Obstacles to Lenders Seeking a Foreclosure Action
There are many obstacles that can cause a lender to have problems with a foreclosure action. One of the key issues is whose name is on the promissory note and whose name is on the title. One recent situation revealed only the wife's name on the note and only the husband's name on the title. This revelation created real problems for the lender trying to seek legal action against the husband. It caused years of delays and then, the lender went after the wife separately taking over another year to finally get the court to take action.
There are many situations that allow someone to delay the foreclosure action and keep the property from the court's selling it at auction.
1.) The most important step during the foreclosure process is to be sure to answer all legal documents timely. By far, the best way to handle these documents is by hiring an experienced attorney. If you choose, you can write to the courts yourself with a response to their claims. A simple paragraph denying the statements they have made or similar could help slow down the process significantly. IT IS IMPERATIVE that you act on these notices and not ignore them or the action will be fast tracked and it may be very difficult to overturn the court's actions. Make sure that any documents you file in defense of your case are filed with the Clerk's office and officially stamped as received. As a practical note, while most of you reading this may not be attorneys, you will be held to the same standard before the court. So, it is imperative that you learn about how things are handled in your jurisdiction.
2.) If you or someone else on the loan is active in the Military - this is a major reason to delay your case and should be stated when responding to the foreclosure filing documents.
3.) Asking for a short sale may also work to postpone the sale date or even the foreclosure actions taken by the lender's attorneys but the best delay is having a short sale offer to present to the lender and getting an approval letter for the sale. Once that is accomplished the courts are more likely to postpone the court sale date beyond the short sale date. In some cases they don't even select a new date for the court sale.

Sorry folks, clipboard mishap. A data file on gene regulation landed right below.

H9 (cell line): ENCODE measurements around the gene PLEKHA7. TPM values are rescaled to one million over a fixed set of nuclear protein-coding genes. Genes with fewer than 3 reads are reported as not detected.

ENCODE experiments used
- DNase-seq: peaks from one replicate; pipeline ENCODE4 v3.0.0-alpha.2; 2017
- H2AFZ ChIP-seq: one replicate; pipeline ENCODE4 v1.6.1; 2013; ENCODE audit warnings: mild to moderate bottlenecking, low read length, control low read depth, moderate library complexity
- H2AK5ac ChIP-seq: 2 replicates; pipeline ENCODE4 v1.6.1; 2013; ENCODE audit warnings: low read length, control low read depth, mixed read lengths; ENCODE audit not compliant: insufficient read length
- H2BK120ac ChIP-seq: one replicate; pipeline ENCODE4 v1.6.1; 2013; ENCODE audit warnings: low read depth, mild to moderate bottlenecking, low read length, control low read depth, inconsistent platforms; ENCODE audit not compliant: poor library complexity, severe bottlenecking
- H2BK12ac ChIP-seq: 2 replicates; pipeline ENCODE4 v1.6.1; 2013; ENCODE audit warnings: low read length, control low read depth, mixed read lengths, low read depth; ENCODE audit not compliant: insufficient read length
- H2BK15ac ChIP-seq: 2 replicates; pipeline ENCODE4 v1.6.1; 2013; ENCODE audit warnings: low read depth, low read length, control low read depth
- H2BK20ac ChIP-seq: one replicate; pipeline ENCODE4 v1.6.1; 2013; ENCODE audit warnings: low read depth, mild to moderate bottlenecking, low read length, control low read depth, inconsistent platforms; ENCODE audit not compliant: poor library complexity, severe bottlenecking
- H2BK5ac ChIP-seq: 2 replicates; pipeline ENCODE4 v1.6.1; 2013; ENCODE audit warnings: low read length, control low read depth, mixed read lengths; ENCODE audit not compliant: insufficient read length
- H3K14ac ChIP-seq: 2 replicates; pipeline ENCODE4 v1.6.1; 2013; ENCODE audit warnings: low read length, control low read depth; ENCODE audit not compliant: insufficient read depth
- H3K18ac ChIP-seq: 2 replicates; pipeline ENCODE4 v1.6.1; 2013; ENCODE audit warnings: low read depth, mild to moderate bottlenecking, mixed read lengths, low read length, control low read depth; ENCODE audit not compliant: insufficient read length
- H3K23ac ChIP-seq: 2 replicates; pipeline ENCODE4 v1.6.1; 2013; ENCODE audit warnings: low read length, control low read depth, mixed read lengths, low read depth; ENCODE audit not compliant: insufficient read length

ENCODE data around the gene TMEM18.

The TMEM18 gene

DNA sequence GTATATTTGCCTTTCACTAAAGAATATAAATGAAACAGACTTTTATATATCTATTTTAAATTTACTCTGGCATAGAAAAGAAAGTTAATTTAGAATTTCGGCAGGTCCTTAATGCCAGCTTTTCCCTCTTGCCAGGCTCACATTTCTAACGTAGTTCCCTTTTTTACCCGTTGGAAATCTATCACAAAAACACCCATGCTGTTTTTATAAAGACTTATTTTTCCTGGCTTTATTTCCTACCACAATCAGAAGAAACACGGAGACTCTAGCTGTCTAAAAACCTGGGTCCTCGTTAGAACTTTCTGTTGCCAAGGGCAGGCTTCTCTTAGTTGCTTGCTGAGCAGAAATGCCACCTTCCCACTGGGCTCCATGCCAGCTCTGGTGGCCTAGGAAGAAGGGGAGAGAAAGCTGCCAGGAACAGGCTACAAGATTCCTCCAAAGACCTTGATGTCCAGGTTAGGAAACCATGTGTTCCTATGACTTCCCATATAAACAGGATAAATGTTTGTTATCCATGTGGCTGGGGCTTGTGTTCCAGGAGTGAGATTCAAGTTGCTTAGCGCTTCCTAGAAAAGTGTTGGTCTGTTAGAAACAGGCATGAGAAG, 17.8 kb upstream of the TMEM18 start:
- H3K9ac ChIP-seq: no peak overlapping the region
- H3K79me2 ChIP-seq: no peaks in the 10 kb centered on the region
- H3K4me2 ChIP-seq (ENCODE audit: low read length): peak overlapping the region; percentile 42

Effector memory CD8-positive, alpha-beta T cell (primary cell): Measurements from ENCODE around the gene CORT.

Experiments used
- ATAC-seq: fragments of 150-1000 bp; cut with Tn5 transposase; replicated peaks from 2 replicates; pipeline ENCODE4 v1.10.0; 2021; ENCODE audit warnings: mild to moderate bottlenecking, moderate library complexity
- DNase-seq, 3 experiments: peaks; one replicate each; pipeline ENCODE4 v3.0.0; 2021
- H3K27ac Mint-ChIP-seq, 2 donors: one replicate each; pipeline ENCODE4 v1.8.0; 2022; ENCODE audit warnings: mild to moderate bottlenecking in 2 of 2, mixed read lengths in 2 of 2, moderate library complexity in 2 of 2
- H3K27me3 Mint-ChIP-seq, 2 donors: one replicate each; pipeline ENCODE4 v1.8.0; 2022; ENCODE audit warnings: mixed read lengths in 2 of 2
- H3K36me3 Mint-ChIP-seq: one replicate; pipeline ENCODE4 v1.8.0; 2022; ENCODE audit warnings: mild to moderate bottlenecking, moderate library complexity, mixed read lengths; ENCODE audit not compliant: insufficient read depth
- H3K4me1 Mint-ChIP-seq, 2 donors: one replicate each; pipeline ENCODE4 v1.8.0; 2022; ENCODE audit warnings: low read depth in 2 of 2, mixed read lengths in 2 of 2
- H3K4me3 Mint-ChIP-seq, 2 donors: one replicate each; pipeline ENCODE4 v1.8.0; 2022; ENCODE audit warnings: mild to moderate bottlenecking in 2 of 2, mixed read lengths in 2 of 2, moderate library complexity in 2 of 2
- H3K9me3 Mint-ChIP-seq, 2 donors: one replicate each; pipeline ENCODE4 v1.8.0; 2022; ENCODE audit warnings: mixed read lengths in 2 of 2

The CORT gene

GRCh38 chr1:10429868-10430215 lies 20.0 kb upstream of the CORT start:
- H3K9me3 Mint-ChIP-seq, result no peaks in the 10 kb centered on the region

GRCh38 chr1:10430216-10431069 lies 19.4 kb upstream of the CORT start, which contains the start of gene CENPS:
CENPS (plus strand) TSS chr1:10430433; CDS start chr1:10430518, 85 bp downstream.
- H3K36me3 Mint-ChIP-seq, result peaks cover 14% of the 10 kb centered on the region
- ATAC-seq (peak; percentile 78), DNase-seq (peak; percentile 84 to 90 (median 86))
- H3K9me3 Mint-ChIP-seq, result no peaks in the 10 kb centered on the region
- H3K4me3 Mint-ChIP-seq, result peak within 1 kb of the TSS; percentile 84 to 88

4.) Filing for bankruptcy delays the court sale for a minimum of 6 months and usually can be pushed off even more if requested.
5.) An experienced attorney can usually continue to file motions for production of documents (including the original mortgage documents) that can significantly slow down the lender's attorney's actions.
6.) Requesting meetings with opposing counsel and or mediation can also slow down the action.
7.) Requesting a loan modification can slow down the foreclosure action. Lenders prefer to not foreclose on a property and would rather do a short sale or modification. However the trend is that they seem to promise all kinds of modification programs and in reality very few are successful. Some lenders launch people into these programs and then pull them back after a 6 month trial period even if the payments are made on time. It is a very frustrating scenario that can leave homeowners confused and angry. It has been my experience that over 90% of these programs have been unsuccessful. I have only seen a handful of lenders offer a principal reduction. Most modifications only offer lower payments for a short period of time and then add the balance to the end of the term of the mortgage.